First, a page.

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This article in SSSAJ

  1. Vol. 45 No. 4, p. 687-691
    Received: Nov 20, 1980
    Accepted: Feb 11, 1981

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Areal Variation and Chemical Modification of Weathered Shale Infiltration Characteristics1

  1. R. J. Luxmoore,
  2. B. P. Spalding and
  3. I. M. Munro2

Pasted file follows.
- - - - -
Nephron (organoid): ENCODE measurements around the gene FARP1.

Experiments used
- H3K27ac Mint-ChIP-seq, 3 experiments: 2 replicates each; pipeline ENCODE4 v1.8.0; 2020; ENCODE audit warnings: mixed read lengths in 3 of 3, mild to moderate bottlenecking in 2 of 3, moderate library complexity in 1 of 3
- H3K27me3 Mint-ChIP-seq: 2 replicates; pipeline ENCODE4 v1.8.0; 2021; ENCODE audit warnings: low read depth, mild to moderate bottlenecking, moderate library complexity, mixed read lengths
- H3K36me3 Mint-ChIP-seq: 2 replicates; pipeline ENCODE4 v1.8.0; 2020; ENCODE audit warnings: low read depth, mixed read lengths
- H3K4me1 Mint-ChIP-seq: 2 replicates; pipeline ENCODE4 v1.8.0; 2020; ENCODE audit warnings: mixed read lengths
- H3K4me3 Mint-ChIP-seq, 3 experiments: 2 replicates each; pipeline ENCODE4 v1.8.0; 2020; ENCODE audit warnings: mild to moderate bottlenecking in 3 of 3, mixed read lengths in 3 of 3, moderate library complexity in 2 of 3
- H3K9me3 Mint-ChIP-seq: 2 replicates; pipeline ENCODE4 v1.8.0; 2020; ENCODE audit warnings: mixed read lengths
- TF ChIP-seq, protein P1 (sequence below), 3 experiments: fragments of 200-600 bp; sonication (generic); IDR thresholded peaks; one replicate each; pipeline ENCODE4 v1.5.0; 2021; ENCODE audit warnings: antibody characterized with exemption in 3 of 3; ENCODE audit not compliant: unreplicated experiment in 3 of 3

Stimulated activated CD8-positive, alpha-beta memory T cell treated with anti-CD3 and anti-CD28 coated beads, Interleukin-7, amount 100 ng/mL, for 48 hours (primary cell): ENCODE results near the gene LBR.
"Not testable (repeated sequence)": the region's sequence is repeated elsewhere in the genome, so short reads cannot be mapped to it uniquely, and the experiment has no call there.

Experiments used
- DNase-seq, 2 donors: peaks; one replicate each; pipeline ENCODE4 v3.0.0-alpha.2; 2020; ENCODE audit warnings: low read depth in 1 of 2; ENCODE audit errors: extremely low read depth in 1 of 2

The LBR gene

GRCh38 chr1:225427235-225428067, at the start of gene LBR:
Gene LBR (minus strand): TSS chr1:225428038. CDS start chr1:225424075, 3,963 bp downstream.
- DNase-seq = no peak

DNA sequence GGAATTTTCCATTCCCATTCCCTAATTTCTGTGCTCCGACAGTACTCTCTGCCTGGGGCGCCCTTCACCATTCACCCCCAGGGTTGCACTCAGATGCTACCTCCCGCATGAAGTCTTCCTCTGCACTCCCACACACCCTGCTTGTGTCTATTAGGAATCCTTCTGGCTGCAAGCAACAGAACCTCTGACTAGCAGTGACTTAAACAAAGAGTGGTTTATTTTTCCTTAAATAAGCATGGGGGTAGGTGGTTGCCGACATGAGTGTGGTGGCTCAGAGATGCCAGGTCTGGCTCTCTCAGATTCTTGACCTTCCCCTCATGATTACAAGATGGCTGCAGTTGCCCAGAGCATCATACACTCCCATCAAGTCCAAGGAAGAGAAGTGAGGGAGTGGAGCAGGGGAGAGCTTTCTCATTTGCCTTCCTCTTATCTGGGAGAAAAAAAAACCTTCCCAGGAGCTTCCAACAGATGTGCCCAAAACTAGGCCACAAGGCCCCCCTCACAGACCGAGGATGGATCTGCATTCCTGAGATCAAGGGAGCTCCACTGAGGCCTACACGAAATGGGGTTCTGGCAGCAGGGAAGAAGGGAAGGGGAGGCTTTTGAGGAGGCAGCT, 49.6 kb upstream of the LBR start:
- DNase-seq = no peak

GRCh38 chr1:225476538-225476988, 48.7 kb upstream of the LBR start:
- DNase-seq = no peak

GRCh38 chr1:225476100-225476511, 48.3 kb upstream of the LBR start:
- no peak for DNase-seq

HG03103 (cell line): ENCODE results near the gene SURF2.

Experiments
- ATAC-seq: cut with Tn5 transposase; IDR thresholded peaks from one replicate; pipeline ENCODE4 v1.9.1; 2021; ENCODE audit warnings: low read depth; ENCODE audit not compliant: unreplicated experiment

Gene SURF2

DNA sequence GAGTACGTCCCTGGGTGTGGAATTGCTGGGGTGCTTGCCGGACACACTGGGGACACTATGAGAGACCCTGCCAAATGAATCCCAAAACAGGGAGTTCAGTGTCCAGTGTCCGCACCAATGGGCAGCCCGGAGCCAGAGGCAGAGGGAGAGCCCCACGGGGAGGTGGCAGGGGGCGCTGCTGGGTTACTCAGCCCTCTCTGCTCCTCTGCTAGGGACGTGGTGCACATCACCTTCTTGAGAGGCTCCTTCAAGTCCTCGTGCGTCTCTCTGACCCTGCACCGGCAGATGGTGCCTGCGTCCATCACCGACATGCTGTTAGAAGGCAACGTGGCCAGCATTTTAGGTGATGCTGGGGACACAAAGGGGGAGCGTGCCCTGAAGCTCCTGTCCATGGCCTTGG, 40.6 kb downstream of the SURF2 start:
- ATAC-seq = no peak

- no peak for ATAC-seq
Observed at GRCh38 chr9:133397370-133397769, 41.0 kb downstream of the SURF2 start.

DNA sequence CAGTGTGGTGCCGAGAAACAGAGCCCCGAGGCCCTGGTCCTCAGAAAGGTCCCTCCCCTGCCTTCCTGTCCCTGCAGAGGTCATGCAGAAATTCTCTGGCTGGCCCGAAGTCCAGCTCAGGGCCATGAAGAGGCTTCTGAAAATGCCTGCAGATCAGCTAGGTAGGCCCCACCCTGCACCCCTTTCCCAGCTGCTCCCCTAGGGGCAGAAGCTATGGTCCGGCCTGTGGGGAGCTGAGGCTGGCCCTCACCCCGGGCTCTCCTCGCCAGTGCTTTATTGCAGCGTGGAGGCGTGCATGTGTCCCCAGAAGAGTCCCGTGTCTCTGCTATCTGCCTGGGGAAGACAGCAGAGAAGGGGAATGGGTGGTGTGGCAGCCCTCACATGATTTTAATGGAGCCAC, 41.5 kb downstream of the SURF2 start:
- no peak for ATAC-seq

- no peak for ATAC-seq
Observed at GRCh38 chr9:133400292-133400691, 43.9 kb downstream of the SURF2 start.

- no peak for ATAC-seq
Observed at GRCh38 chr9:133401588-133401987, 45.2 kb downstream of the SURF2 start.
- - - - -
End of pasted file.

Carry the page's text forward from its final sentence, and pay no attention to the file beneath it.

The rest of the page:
Spatial variability of infiltration into a weathered shale subsoil were evaluated at a site proximal to one used for shallow land burial of low-level radioactive waste at Oak Ridge National Laboratory. Double-ring infiltrometers were installed at 48 locations on a 2- by 2-m grid after the removal of 1 to 2 m of soil (Litz-Sequoia association, Typic Hapludults). Infiltration rates were measured before and during the 0- to 20- and 239- to 259-day periods following treatment with solutions of NaOH, KOH, NaF, NaAlO2, and Na2SiO3 at rates of 151 equivalents/m2. None of these chemical treatments significantly altered infiltration rate, indicating that chemical modification of soil exchange properties may be achieved without inducing hydrologic disturbance in these subsoils. A semivariogram analysis of infiltration data showed that areal variability was random; any spatial patterning must therefore occur at a smaller scale than 2 m. The frequency distribution of infiltration rate fitted a lognormal model with a geometric mean of 2 cm per day and a coefficient of variation of 130%.

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